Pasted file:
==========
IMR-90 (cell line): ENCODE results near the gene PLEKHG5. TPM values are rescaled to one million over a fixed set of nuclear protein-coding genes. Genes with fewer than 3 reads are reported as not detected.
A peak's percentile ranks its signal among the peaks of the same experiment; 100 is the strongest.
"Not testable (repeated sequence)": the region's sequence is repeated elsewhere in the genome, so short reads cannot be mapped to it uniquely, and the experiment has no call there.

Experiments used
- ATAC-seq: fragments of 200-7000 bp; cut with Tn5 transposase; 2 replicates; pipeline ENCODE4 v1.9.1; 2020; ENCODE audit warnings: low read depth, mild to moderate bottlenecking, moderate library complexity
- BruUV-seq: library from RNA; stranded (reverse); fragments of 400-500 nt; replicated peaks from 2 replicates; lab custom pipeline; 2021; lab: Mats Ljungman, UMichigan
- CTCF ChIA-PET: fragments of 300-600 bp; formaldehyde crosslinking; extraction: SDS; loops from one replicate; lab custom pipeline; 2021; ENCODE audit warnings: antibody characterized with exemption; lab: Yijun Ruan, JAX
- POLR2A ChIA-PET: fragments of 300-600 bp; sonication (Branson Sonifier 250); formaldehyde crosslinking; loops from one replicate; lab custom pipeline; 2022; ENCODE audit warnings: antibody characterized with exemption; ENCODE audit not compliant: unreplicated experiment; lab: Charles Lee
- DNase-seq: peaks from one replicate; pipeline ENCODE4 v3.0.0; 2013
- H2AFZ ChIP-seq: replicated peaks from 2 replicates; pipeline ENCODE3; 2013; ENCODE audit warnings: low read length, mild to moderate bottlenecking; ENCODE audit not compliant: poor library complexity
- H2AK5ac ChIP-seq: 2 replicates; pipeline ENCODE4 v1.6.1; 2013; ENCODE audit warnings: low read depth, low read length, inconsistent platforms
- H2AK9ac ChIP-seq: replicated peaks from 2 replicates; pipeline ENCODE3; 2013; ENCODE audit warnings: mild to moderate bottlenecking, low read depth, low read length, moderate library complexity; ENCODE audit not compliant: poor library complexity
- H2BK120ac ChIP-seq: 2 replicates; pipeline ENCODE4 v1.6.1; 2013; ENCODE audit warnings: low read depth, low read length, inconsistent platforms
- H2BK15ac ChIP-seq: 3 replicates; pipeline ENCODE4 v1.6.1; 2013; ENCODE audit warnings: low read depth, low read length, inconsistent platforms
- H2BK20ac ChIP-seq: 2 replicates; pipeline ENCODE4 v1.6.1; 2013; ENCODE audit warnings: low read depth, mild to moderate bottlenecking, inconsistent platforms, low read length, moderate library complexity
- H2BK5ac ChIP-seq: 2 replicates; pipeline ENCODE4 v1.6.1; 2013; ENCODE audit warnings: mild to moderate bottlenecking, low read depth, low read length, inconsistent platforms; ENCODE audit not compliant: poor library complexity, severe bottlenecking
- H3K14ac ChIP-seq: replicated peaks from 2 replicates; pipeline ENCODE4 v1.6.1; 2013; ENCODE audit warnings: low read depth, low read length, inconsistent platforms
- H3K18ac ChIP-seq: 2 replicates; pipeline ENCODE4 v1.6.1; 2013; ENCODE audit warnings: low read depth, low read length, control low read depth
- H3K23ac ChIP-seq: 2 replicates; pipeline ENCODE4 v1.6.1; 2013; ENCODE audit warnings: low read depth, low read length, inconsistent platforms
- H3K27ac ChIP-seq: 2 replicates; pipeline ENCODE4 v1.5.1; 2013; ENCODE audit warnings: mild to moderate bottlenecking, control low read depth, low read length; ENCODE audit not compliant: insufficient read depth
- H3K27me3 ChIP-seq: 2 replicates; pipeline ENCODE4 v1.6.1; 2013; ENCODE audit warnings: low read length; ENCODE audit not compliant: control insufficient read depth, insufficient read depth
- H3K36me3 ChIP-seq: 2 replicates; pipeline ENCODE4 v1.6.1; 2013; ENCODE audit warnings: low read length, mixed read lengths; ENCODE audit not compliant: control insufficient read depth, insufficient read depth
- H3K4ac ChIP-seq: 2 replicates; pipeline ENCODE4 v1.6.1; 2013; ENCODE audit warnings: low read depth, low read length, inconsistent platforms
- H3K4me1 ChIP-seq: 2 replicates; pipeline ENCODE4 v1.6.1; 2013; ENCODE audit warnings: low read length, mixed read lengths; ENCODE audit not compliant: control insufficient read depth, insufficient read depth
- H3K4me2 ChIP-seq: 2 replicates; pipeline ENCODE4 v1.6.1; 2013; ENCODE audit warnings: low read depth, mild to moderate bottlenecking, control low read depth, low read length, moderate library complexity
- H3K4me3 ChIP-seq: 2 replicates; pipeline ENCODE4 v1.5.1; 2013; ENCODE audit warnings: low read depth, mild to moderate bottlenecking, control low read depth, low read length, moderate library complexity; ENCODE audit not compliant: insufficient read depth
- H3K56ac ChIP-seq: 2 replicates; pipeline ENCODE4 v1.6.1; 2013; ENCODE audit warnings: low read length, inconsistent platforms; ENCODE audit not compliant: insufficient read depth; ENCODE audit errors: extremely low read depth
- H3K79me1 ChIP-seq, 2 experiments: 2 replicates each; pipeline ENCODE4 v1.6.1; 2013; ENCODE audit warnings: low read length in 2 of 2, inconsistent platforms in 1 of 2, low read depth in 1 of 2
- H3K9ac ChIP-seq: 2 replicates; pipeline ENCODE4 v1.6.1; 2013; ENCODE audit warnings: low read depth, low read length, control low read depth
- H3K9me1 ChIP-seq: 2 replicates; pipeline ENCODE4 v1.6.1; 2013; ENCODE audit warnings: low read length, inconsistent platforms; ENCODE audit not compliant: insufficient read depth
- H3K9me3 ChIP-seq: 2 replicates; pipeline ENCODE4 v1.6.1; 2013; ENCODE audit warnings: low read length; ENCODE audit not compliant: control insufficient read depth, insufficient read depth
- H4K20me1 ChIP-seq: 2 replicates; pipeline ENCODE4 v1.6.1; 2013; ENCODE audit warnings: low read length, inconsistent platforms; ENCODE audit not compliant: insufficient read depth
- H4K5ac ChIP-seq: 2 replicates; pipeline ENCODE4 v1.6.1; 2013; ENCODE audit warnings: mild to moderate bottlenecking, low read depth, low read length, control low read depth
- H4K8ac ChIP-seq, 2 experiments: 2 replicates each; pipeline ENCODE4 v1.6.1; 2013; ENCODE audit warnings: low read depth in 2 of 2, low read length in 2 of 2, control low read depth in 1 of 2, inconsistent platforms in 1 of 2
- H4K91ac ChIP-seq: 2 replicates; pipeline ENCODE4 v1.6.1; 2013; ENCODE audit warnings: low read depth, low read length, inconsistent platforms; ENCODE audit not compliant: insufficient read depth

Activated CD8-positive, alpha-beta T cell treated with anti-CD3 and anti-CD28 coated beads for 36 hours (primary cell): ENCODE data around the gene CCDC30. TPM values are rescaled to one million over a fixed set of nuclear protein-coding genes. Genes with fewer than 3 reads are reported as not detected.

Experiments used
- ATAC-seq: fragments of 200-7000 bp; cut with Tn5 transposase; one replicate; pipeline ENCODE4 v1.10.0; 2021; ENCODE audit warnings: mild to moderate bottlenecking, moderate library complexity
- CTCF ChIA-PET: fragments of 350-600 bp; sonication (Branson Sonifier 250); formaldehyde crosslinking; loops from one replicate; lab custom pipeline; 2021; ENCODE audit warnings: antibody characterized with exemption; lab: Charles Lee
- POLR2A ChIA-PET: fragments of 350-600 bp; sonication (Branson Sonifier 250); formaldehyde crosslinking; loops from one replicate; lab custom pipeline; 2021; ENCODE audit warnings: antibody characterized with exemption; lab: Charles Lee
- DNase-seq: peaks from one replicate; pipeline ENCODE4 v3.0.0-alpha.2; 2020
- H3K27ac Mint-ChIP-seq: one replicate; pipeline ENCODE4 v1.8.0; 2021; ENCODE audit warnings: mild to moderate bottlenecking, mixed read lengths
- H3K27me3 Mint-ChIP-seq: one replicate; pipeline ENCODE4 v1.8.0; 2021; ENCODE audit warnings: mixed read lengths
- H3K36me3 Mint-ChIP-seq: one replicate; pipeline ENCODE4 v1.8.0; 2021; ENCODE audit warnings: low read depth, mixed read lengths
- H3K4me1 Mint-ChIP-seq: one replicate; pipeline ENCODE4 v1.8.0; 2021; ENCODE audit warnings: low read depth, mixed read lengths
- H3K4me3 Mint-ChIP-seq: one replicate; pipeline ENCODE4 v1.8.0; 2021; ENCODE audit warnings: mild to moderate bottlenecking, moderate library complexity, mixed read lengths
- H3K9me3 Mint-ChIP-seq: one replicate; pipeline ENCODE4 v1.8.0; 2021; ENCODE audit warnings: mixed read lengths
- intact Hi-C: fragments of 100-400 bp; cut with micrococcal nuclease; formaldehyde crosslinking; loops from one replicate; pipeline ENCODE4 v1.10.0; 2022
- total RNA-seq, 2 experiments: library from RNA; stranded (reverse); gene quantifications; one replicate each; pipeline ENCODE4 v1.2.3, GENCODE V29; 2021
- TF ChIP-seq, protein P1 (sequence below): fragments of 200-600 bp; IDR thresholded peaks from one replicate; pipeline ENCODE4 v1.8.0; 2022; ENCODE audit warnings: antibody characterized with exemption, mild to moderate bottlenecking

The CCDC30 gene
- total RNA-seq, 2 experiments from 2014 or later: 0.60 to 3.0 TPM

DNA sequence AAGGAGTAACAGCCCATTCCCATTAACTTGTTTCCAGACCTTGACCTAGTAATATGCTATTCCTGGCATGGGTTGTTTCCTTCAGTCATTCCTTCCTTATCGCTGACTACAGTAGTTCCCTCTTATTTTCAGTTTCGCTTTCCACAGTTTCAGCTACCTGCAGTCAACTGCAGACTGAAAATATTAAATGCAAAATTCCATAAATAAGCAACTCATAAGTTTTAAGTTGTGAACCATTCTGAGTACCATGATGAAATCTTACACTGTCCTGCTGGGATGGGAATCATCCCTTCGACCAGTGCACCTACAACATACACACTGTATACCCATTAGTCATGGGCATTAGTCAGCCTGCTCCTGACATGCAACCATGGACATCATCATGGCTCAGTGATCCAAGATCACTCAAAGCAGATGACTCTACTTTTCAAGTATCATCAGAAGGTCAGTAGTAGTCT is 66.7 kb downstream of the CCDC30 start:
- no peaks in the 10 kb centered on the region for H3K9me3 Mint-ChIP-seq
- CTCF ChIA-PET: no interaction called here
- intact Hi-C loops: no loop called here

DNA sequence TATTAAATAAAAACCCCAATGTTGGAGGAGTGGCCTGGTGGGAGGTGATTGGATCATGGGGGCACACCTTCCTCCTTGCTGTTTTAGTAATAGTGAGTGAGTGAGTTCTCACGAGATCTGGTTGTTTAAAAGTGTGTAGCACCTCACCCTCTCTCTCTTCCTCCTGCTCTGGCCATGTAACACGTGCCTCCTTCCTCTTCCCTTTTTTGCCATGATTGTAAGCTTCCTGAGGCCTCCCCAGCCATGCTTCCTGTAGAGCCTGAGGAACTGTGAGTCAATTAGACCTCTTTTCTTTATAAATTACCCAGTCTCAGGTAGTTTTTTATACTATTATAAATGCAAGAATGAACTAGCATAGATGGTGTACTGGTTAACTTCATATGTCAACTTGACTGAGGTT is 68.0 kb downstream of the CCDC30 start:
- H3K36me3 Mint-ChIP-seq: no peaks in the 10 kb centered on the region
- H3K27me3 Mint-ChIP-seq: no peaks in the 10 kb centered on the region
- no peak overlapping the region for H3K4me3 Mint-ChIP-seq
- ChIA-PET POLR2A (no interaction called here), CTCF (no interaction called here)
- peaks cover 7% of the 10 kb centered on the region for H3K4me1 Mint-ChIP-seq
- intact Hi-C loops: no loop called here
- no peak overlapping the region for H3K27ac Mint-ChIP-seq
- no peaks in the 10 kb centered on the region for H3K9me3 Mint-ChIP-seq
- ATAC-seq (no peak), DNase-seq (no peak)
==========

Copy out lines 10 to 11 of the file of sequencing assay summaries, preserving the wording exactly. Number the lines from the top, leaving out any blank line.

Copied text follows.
- H2AFZ ChIP-seq: replicated peaks from 2 replicates; pipeline ENCODE3; 2013; ENCODE audit warnings: low read length, mild to moderate bottlenecking; ENCODE audit not compliant: poor library complexity
- H2AK5ac ChIP-seq: 2 replicates; pipeline ENCODE4 v1.6.1; 2013; ENCODE audit warnings: low read depth, low read length, inconsistent platforms